Animal Clinic of Kalispell - March 2019

REMEMBERING TAYLOR THE Smart but Str Usually I let one of my pets use this article to show off, but this month I wanted to talk about what it’s like to live with a pet who has anxiety issues. A lot of people are embarrassed to admit when their dog or cat has bad behavior, or they feel bad about sometimes wanting to abandon their pet in an empty parking lot. I’ve been there. I may be a vet, but even I get frustrated with my pets. One of the most intelligent dogs I ever had was a springer spaniel named Taylor. She was the kind of dog who liked to learn and follow instructions. If I told her to lie down, she’d hang out on her bed for hours. When we were hunting or fishing, she was totally in her element. There were times when Taylor knew what I wanted before I could even say it. But I’m not proud to say that there were also times throughout her life that she just drove me batty and I considered dumping her in the woods. Taylor had anxiety issues that manifested a little differently. She was hyper-attached to just me. That meant anytime I left she assumed she was being abandoned completely even if the rest of the family was right there. Many dogs with anxiety are intelligent, they want to Dr. Clark here.


While we don’t know exactly why humans keep pets, one fact is certain: Millions of people love them. In fact, nearly 70 percent of households in the U.S. have a pet. But no matter what you see on your favorite dog Instagram accounts, keeping a pet isn’t endless playtime. Ask yourself the following questions before buying or adopting a furry companion. Do you know what you’re getting into? Owning a pet can change your lifestyle. To start, you will have to consider the animal’s well-being when hosting events or taking vacations. You will also have to make room in your budget for pet-related expenses. Additionally, some animals can live for upward of two decades. Discuss how responsibilities will change as a pet ages and what your future will look like before making the commitment. Does an animal fit your lifestyle? When choosing a pet for your family, gather research from animal experts and other pet owners. Calculate the cost of owning a pet, and evaluate how that animal will fit into your lifestyle. For example, dogs are one of the most high- maintenance and expensive animals to own, but they tend to be more involved in family life than a cat or a hamster. That said, your home’s size and location may make it better suited for a smaller pet, as many larger animals require more square footage and plenty of outdoor space. Is your family ready? Every family is different, and it’s important to have an honest discussion about the implications of owning a pet. If you have kids, consider how much they will be able to contribute to such a responsibility. Another factor to consider is how much free time you have to spend with your pet; some animals require more attention than others. To avoid major conflict down the road, discuss care and responsibility plans as a family before welcoming an animal into your home. Keeping a pet can be a source of joy for your family, but it can also be a source of stress. Before making any major choice, talk to your family members and consider what owning a pet would mean for all of you.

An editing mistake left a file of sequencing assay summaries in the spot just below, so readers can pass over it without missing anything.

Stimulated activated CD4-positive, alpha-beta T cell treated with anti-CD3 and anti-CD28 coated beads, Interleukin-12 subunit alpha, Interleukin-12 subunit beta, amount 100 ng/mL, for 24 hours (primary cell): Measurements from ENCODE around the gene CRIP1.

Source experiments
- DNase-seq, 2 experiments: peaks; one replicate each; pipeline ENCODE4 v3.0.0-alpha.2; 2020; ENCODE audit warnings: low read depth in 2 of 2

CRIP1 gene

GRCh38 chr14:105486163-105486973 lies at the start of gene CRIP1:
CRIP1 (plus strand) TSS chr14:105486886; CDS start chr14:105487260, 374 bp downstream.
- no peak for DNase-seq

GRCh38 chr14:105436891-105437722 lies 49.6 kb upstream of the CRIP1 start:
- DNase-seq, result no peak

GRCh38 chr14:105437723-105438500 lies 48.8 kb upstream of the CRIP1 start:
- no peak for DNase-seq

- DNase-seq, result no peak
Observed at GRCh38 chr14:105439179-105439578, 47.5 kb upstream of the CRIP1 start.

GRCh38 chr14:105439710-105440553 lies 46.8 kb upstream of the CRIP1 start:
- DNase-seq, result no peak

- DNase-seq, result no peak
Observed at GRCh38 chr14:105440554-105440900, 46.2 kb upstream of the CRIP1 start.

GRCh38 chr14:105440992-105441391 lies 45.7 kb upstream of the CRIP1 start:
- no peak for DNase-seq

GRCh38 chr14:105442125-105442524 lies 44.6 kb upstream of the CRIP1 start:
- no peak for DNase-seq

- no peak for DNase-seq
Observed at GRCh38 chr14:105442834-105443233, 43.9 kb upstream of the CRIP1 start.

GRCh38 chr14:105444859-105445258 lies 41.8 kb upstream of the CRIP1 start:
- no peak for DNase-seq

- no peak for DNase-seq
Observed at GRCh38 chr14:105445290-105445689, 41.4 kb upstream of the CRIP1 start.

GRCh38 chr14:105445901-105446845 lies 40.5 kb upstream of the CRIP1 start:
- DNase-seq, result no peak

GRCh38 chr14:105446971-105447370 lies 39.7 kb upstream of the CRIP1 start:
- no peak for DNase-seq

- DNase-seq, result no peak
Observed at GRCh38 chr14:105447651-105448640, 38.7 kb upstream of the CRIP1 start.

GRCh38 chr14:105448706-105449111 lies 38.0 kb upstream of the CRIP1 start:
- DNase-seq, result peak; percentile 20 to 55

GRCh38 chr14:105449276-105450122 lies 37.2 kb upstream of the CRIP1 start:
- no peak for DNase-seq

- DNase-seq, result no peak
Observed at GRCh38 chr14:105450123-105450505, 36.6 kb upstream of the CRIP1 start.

Shamrockin’ Dog Treats

There aren’t any shamrocks in this recipe, but these treats are green, minty, and

the perfect excuse to break out the clover-shaped cookie cutters. Inspired by The Everyday Dog Mom.


• • • • • • •

2 1/2 cups whole wheat flour

1 cup water

1 tablespoon coconut oil

1/2 cup quick oats

2 tablespoon fresh mint, chopped 1/3 cup fresh parsley, chopped 10–12 drops green food coloring



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